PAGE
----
The European Union’s idea of technological progress seems a bit out of date.
In late February, the European Commission released its draft strategy to advance data and AI. Its support for ‘trustworthy’ AI sounds reasonable enough, but reveals a glaring flaw in Brussels’ strategy: a crude, simplistic separation between low and high-risk applications.
At the moment, the EU’s proposals betray an unjustified anxiety about the risks of so-called deep learning (DL), the algorithmic approach responsible for a lot of recent AI progress.
Simply put, deep learning works by extracting complicated features from input data, such as different parts of an image, in order to achieve a given objective like labelling an image. It uses a statistical method called “backpropagation” to find errors in its calculations and minimise future errors between its prediction and the true result.
It’s a promising technology, which is why, since 2012, developing deep learning has been at the heart of AI innovation. But the EU isn’t having any of that. Instead, it wants to restrict the use of deep learning in areas deemed ‘high risk’, such as medicine an transport – areas in which deep learning has huge potential for positive change.
Their logic is that modern statistical approaches to AI are often “black boxes” which prevent outside observers from fully understanding the algorithm’s decision-making process. While it is true that current AI’s are often inscrutable, this doesn’t prevent them from being tremendously helpful in “high risk” applications. In medicine, for example, AI can be a valuable support tool, providing information about treatment procedures or hospital resource allocations, with doctors still able to apply their own domain knowledge, using their expertise to make a judgement call on an algorithm’s decisions.
Despite the current closed nature of AI systems, areas such as causality research, algorithmic fairness and interpretability research are attracting some of the best and brightest in the field. Where this research pays off depends to a great extent on the freedom provided to researchers to develop and test their ideas.
And this is an area in which the UK is well placed to prosper. The NHS has made a name for itself globally in its willingness to partner with AI firms to deliver better quality treatment. For instance, it has teamed up with DeepMind, a UK-based AI firm, to improve the identification of Acute Kidney Injury, a cause of many preventable deaths. Another British firm, Babylon Health, has partnered with NHS practices to provide digital diagnostics to patients, again alleviating the strain on an overburdened system. These are just the kind of exciting initiatives that the EU;s policies would try to limit.
As it sets a new course outside the bloc, the UK ought to ramp up its support for the development and deployment of AI in sectors where it can deliver the greatest benefit. In this, it would need to distinguish itself from the EU’s direct regulation of technologies and focus on minimising the risks from use.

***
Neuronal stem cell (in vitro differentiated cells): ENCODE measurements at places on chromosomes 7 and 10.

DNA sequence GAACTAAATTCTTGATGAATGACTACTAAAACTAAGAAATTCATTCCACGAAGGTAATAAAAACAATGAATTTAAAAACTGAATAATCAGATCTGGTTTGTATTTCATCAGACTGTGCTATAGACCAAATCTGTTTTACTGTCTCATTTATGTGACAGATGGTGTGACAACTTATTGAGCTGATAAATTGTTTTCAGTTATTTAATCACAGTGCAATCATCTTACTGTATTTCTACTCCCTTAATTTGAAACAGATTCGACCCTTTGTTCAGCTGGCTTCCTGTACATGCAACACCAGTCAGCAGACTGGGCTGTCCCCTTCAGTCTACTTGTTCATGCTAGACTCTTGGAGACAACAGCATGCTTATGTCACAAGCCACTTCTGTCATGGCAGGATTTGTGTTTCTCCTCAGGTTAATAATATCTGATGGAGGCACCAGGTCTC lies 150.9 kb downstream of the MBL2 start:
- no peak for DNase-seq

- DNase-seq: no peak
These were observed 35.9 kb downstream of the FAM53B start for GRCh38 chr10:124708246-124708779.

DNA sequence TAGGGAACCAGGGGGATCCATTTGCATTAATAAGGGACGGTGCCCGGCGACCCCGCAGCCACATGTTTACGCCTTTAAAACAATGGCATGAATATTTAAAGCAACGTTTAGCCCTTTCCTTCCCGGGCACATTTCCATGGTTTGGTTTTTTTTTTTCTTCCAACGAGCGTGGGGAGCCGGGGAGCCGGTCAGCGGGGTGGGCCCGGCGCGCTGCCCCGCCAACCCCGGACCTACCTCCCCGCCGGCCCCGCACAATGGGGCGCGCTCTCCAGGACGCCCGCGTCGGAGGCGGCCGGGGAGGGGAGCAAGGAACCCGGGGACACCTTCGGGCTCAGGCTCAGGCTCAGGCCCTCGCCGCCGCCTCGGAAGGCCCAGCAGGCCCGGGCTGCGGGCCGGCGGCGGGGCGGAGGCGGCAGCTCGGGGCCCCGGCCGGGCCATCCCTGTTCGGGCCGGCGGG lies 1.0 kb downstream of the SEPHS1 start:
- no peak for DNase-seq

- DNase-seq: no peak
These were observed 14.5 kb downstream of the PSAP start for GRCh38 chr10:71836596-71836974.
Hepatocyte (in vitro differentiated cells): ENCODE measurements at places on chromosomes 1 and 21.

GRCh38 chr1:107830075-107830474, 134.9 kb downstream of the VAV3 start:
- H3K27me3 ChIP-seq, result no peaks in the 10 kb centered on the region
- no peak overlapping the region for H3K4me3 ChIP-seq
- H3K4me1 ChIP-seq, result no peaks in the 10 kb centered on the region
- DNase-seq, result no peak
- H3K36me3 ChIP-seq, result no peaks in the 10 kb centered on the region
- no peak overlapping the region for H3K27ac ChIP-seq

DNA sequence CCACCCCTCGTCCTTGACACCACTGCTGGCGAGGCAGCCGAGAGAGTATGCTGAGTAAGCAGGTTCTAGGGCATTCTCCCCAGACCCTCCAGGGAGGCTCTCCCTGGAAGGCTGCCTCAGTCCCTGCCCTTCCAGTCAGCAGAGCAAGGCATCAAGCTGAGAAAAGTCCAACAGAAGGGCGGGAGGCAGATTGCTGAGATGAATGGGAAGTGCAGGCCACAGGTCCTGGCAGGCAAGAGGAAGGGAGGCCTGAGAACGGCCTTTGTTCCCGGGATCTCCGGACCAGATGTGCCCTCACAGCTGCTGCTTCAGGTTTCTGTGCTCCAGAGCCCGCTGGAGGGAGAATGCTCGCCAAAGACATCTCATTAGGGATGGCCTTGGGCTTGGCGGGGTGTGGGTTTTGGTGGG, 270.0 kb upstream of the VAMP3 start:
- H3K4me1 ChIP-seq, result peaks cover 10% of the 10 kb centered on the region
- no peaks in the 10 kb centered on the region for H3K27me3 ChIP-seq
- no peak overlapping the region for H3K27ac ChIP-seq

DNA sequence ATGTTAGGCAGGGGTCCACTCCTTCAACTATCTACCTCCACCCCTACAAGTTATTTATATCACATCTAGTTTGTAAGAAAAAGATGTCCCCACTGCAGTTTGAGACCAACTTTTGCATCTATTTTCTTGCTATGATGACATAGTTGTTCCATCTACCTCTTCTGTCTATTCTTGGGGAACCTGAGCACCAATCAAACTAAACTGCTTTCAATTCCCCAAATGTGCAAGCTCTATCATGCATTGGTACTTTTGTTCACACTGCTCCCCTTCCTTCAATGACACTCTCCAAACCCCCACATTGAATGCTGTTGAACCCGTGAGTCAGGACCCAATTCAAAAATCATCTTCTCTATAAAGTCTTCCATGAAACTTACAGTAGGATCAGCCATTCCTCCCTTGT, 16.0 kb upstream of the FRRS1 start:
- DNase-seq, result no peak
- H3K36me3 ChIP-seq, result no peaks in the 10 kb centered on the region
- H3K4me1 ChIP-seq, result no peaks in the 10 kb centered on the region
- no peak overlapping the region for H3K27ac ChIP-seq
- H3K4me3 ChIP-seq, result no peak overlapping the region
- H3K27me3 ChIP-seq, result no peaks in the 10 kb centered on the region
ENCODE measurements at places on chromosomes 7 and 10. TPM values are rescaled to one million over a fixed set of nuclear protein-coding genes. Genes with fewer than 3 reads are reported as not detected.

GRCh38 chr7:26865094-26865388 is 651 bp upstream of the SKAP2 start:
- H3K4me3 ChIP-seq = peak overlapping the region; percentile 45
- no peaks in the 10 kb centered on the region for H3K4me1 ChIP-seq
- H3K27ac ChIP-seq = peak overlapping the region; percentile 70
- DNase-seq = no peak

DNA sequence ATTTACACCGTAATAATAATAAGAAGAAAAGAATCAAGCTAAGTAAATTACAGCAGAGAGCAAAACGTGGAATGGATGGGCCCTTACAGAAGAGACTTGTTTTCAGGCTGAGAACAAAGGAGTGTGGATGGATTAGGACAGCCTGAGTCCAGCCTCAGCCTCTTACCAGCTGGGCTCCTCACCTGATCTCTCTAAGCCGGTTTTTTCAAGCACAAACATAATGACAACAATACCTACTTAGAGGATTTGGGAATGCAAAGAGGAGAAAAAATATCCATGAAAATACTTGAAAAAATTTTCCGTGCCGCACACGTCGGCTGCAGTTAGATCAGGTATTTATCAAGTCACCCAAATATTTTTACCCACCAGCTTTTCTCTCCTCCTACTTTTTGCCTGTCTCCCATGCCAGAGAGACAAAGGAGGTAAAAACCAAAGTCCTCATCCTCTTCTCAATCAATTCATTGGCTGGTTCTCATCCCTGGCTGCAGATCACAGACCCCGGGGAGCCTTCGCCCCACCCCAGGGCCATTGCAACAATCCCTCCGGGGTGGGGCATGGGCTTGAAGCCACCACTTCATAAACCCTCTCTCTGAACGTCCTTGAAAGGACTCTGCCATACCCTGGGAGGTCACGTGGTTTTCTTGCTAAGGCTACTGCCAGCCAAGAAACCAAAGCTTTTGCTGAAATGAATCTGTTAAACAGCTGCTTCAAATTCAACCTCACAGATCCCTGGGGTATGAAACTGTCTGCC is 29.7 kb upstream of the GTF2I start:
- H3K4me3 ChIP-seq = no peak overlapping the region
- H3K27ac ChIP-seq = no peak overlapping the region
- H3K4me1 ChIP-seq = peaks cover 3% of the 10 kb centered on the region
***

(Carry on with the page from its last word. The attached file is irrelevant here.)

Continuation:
A report from the Committee on Standards in Public Life issued in February on public sector adoption of AI highlights this regulatory principle. Whereas the EU has shown anxieties about the technology itself, explicitly pronouncing its preference for an outdated AI approach known as “symbolic systems”, the British committee’s report instead emphasises the oversight needed to ensure new technology earns public trust.
This question of trust is less about the tech itself and more about the people building and using it. Restricting AI’s application or supporting only certain technological standards does little to actually make AI reliable. But creating responsible protocols for reporting mistakes made by algorithms, engaging the public in data collection efforts, and consulting multiple stakeholders to maximise the benefits of the tech can all help.
Canada provides a good model here: the Pan-Canadian Artificial Intelligence Strategy, which has led globally in supporting core research, commercialisation, and the enforcement of ethical standards in AI. The UK would do well to takes its cues from the Canadians in this area.
At the end of the day, rather than fearmongering over the potential dangers of technology, governments should encourage new applications while developing the institutions that ensure they are used responsibly.
Happily, the UK already seems to have realised this, with the creation of an Office for Artificial Intelligence and those successful AI partnerships with the NHS. Now the task is to build those initiatives into a robust, comprehensive AI strategy which embraces innovation while maintaining public confidence.
Should it succeed, the UK will have taken advantage of one of the great opportunities of Brexit – and offered a stark contrast to the EU’s excessively cautious approach.
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